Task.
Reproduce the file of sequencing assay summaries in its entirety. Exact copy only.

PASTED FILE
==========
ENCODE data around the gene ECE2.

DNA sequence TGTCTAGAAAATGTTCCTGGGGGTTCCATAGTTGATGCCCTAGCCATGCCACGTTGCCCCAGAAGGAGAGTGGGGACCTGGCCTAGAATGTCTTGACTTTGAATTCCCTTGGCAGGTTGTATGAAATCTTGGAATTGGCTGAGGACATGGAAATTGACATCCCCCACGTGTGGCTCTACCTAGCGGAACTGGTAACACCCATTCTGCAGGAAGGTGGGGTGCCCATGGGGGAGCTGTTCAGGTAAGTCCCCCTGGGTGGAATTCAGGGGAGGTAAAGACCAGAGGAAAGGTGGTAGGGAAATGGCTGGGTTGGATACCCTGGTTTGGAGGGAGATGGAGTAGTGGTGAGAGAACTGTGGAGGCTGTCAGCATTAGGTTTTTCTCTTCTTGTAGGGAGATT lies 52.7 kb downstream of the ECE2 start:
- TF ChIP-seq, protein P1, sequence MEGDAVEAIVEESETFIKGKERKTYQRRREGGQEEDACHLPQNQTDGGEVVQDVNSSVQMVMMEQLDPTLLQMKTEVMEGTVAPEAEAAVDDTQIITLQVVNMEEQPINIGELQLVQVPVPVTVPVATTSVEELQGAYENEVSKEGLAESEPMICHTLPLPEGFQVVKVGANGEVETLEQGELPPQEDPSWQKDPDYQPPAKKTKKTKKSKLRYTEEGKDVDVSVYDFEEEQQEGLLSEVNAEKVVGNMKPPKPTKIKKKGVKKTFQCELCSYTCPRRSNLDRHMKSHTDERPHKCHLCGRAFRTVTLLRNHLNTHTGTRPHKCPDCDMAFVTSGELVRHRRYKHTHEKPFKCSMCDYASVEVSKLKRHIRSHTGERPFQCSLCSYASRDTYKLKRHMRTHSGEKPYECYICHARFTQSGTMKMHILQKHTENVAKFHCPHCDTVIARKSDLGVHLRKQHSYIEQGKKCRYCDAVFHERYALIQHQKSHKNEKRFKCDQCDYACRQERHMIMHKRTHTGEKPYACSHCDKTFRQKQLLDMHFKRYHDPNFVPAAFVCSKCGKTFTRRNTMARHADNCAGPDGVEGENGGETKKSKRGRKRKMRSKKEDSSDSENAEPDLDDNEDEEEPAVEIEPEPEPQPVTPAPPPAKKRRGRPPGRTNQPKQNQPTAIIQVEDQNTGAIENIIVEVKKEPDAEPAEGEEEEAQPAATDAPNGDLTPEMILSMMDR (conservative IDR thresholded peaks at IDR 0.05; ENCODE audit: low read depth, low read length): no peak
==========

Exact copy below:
ENCODE data around the gene ECE2.

DNA sequence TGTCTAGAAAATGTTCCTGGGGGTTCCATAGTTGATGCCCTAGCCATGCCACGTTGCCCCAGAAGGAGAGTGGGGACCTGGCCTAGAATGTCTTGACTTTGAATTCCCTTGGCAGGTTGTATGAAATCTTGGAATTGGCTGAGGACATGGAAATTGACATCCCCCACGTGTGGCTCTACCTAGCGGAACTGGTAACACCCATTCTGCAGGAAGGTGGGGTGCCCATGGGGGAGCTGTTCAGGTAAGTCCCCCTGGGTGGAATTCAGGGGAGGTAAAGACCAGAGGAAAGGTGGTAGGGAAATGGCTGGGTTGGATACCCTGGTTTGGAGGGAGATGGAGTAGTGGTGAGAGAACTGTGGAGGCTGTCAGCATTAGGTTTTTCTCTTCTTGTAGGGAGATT lies 52.7 kb downstream of the ECE2 start:
- TF ChIP-seq, protein P1, sequence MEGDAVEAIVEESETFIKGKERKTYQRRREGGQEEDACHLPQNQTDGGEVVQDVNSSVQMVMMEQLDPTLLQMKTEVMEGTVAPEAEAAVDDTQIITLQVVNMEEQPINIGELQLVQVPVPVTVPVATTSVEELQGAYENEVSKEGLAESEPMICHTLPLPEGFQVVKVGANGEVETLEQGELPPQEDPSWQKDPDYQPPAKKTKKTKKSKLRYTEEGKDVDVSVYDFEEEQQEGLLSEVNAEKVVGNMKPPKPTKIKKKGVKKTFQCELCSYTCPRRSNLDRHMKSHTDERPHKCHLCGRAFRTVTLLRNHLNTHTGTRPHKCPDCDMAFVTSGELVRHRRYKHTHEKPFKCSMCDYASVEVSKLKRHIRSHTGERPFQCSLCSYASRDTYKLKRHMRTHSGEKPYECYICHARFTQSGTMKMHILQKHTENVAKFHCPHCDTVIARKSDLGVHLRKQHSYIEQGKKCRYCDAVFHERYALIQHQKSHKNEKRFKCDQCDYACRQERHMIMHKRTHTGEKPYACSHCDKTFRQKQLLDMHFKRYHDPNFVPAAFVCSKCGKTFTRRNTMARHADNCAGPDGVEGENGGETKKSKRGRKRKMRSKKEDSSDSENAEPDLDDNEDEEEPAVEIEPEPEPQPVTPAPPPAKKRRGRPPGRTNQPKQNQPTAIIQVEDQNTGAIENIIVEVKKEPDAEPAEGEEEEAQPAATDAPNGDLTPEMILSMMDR (conservative IDR thresholded peaks at IDR 0.05; ENCODE audit: low read depth, low read length): no peak